Sam’s main identified interest was his love for animals. Sarah suggested volunteering at an animal sanctuary called “Ferne” in Chard however the location, again, was an issue, as there was no regular public transport. However Sam was happy to apply and deal with the travel issue should he be given an opportunity. Whilst waiting for an opening to arise at Ferne, Sarah encouraged Sam to take up other volunteering opportunities but he remained focussed on working with animals. There was a long period of waiting for a suitable opportunity to arise and his engagement faltered for a while. One day whilst Sarah was walking back to her car from meeting with Sam, she stopped to talk to a local trader who had a dog sitting outside her shop. They chatted about the fact that the dog enjoyed sitting outside but, when she was busy, she could not take the dog for a walk. Sarah asked whether she would consider talking to Sam about him helping her with the dog. When Sarah had spoken to Sam he visited the shop by the end of that day. Sam now walks the dog 4-5 times a week and has been referred by the local trader to other friends to walk their dogs.

On speaking with Sam he makes it clear that his is in a much better place now. In the last four years he has not been sectioned. He said there are a number of issues which have been important to gain that stability in his life.

Initially his father moving in was a key change. He began to eat regularly and had someone who he could trust. Sam said that Simon, his Care Co-ordinator visiting him at home to organise his medication has been a huge improvement. He says the walk to the GP practice was over a mile away up a steep hill and with his fitness levels was difficult. Sam attributes a significant impact to the change in his life to achieving his aim of working with animals. He says that he loves to walk the dogs, which he does individually for about an hour at a time. Also having made a commitment to walk the dogs makes him get out of the house and not sit around and drink alcohol. He has lost weight due to the walking and his mood has improved considerably. The fact that the community are supporting him has also increased his self-worth and is beginning to embed both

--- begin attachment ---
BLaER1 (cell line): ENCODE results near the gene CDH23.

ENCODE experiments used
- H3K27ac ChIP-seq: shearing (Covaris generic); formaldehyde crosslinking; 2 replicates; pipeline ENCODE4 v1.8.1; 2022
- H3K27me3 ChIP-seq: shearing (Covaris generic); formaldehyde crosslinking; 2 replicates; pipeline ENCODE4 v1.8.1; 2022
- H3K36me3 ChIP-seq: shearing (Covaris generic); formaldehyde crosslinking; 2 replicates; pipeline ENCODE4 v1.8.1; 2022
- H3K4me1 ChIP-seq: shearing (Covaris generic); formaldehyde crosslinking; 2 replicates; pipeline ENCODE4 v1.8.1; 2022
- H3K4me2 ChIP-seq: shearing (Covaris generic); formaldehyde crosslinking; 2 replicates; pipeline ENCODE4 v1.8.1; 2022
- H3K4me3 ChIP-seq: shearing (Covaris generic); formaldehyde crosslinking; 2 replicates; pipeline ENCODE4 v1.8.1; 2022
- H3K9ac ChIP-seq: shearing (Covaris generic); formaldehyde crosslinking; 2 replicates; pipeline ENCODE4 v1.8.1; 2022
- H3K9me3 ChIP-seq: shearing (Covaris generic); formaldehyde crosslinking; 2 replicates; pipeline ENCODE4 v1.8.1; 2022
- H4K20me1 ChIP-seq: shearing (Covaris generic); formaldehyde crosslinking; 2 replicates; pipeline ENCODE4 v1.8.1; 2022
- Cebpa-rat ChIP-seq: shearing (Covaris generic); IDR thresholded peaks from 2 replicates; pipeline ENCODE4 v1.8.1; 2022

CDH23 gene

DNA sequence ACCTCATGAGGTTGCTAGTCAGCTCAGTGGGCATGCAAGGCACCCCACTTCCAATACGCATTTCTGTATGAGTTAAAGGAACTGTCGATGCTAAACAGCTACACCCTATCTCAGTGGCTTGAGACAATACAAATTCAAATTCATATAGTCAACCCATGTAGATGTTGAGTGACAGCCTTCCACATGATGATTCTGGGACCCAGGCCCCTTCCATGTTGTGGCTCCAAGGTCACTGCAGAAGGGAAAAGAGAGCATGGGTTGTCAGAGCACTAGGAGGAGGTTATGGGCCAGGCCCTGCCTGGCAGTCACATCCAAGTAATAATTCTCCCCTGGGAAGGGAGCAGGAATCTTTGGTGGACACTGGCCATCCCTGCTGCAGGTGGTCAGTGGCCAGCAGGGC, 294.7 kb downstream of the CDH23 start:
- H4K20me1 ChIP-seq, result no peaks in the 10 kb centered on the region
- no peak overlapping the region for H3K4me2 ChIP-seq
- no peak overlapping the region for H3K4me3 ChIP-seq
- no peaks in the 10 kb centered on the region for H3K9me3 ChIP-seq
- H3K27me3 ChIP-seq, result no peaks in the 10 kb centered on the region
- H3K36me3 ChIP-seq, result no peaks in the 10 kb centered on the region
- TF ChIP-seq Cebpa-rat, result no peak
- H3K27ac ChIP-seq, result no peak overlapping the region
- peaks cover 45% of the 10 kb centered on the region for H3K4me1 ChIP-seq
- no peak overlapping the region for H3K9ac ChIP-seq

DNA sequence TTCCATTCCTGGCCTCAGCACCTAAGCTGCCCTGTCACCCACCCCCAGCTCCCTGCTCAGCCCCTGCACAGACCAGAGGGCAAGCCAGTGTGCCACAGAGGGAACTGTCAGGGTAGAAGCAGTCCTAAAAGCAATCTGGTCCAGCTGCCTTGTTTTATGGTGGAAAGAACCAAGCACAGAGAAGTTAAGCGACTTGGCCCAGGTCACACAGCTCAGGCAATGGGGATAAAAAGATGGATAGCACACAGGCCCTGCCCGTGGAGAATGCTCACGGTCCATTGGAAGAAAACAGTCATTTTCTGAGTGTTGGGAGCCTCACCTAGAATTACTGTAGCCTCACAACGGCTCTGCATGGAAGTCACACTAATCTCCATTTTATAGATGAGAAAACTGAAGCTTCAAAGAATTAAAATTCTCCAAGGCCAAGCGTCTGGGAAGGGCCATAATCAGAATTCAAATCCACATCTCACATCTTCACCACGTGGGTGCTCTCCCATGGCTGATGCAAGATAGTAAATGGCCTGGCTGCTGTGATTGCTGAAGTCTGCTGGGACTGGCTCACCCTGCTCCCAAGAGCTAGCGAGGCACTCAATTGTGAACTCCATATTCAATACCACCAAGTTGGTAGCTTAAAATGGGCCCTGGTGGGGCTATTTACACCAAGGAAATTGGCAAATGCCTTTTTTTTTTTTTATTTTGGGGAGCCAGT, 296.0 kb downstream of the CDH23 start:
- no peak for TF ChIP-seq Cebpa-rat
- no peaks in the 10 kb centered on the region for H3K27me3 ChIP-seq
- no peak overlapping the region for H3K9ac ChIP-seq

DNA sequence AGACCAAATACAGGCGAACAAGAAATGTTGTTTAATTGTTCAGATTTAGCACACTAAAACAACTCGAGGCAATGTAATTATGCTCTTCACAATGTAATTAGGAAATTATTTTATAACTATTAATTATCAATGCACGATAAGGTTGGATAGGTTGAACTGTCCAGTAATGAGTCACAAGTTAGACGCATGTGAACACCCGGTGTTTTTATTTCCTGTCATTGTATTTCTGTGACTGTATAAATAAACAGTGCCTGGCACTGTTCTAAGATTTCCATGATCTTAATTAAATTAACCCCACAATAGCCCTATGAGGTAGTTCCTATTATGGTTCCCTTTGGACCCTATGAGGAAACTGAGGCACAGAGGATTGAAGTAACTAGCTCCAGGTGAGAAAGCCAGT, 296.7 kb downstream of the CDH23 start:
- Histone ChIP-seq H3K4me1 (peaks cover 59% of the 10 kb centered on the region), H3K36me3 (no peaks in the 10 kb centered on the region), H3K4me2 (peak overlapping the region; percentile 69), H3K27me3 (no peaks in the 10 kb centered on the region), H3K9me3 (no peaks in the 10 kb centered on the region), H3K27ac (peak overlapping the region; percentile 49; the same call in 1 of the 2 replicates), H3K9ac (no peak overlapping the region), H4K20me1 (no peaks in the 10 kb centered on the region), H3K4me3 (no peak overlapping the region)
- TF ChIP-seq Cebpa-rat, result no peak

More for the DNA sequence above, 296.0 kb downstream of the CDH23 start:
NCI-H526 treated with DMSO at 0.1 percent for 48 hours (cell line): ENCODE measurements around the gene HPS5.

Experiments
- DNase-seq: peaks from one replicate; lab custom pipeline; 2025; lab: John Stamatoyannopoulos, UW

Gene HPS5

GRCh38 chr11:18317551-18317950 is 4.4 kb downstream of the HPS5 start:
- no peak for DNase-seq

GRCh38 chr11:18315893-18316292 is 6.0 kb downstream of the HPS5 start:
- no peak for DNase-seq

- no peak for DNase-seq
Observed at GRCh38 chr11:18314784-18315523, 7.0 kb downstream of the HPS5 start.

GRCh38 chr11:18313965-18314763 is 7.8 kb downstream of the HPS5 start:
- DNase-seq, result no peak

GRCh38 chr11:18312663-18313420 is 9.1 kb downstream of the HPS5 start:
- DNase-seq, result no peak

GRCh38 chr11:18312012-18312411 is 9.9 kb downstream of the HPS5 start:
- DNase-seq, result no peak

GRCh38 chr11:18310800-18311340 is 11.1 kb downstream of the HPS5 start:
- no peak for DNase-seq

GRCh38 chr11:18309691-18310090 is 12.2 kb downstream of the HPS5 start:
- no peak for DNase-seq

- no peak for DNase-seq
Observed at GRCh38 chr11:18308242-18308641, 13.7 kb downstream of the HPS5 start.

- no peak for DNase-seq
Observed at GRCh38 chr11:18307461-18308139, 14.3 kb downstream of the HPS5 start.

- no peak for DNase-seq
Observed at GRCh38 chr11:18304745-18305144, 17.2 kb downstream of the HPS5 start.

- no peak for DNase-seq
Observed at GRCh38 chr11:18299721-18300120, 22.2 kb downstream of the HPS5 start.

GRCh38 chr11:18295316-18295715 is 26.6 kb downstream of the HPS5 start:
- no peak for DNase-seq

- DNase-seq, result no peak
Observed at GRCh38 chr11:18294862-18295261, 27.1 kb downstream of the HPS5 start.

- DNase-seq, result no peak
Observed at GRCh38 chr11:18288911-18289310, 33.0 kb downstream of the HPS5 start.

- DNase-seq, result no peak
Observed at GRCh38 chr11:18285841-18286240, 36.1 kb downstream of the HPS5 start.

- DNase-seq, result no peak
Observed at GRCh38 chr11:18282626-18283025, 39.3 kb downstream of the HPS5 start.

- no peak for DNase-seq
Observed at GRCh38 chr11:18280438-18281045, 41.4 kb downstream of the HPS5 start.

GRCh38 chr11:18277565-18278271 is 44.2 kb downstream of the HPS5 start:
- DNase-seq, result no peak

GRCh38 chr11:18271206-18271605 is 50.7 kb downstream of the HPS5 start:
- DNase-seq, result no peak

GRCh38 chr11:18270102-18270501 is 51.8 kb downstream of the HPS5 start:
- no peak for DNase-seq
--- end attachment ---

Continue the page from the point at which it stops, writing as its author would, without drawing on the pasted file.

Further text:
Sam and his Dad into the local community. Sam’s Dad has also been signposted to carer’s services by Sarah who is keen to ensure he is not feeling isolated and unsupported. Sam and his Dad both feel the journey is not yet ended and there is still a lot of work to do. However they feel positive about the changes they have made together. They continue to feel supported by Sarah and know if they do need additional help she is there.

Sam’s story includes:

• The importance of family support;

• An holistic approach to the patient;

• Thinking outside of the norm to support patients;

• Healthcare workers knowing and working with the local community to support patients;

• Understanding barriers and working to minimise those for patients

• The positive impact of having commitments to an individual

Feedback, concerns and complaints